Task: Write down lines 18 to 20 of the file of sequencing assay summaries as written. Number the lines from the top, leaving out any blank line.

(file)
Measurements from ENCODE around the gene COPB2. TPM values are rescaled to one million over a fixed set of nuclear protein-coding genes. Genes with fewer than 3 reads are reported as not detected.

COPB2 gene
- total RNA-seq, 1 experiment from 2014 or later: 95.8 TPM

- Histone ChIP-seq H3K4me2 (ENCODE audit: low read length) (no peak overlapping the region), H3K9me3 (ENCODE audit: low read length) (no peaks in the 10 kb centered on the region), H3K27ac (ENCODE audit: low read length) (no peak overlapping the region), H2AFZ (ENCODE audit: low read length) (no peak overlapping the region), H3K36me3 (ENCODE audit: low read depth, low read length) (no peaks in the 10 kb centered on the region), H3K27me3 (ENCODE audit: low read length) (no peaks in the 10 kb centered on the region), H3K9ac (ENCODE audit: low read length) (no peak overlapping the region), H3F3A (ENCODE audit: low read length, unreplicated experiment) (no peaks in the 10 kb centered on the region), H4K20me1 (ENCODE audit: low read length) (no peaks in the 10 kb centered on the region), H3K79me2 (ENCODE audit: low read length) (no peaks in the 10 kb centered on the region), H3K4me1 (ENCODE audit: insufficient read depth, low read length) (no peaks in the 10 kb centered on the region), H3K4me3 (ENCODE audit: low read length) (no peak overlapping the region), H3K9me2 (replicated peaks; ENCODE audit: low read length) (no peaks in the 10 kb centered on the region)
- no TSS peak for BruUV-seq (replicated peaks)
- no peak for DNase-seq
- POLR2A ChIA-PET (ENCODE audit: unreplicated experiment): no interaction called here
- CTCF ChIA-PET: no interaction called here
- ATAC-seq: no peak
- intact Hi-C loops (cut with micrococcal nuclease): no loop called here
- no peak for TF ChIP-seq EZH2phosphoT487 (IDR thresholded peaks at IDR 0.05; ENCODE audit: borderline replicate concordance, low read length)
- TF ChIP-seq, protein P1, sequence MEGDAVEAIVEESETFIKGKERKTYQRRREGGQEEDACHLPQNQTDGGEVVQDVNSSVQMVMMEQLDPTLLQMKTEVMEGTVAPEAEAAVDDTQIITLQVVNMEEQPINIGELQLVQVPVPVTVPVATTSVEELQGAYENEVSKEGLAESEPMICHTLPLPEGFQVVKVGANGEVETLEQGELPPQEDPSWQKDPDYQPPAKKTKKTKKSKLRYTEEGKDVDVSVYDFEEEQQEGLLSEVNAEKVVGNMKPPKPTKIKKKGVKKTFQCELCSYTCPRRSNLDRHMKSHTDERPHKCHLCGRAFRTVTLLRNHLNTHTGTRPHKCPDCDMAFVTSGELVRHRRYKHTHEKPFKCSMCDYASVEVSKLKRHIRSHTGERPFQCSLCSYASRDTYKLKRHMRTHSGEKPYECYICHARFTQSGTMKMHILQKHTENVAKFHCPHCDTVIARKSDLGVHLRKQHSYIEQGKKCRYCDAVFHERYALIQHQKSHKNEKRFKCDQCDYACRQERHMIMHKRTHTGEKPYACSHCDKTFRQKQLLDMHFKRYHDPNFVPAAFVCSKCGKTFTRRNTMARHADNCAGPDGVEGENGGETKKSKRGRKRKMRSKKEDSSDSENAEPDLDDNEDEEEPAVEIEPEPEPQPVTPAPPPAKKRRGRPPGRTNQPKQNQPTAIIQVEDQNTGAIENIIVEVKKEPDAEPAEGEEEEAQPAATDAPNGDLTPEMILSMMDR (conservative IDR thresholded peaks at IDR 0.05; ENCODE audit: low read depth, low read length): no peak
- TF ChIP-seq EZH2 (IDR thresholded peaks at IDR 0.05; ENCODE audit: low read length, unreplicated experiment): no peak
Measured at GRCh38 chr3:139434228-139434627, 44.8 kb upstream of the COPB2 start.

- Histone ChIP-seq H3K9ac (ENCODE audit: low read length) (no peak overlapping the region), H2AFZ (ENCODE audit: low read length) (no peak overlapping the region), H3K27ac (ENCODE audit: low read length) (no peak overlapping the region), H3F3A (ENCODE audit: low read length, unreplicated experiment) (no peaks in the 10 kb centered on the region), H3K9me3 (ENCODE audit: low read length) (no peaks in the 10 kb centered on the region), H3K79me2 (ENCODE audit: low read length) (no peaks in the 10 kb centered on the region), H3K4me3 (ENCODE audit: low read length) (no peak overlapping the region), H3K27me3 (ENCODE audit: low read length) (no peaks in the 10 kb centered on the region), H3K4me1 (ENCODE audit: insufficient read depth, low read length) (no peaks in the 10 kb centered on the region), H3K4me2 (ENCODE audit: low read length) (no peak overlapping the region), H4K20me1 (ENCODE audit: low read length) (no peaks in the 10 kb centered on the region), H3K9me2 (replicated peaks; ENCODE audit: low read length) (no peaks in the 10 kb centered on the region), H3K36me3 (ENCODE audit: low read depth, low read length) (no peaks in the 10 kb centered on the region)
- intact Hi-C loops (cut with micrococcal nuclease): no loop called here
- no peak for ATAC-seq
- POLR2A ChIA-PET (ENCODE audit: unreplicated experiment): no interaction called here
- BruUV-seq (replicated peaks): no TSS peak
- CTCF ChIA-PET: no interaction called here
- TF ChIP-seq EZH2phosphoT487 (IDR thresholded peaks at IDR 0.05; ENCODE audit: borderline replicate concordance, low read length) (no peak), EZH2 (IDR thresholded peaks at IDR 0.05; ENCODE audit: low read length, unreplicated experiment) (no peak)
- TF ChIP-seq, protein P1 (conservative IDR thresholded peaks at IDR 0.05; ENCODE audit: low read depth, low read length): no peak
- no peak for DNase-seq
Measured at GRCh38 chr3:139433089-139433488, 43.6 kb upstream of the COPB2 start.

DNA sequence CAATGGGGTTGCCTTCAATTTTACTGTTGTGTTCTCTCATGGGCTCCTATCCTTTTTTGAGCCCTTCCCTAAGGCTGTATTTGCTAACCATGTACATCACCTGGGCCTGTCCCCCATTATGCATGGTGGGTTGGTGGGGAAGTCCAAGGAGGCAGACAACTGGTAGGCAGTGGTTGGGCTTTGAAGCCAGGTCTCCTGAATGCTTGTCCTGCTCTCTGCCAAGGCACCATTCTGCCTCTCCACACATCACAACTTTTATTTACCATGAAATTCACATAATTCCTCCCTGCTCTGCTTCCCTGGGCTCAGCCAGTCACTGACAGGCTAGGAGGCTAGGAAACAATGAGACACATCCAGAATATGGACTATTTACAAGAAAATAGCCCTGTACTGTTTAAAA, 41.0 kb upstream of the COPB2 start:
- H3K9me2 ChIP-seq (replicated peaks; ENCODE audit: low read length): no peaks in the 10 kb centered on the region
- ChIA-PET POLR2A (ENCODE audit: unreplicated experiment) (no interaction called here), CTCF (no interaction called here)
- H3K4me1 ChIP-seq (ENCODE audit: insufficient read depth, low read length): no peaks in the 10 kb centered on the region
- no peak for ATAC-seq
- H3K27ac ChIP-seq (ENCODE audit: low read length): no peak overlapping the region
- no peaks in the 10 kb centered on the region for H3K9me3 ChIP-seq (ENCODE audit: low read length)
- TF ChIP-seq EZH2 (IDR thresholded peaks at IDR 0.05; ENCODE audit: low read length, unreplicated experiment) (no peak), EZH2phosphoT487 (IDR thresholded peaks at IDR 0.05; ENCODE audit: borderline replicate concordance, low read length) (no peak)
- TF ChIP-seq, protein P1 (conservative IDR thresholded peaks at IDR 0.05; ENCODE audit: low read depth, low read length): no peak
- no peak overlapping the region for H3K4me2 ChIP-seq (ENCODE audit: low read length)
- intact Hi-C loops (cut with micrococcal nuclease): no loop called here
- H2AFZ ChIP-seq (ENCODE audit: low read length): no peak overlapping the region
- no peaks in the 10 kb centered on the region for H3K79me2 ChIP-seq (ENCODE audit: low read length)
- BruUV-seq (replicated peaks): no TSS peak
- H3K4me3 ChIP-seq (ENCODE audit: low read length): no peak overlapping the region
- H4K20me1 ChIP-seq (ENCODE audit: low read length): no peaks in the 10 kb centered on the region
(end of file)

- POLR2A ChIA-PET (ENCODE audit: unreplicated experiment): no interaction called here
- BruUV-seq (replicated peaks): no TSS peak
- CTCF ChIA-PET: no interaction called here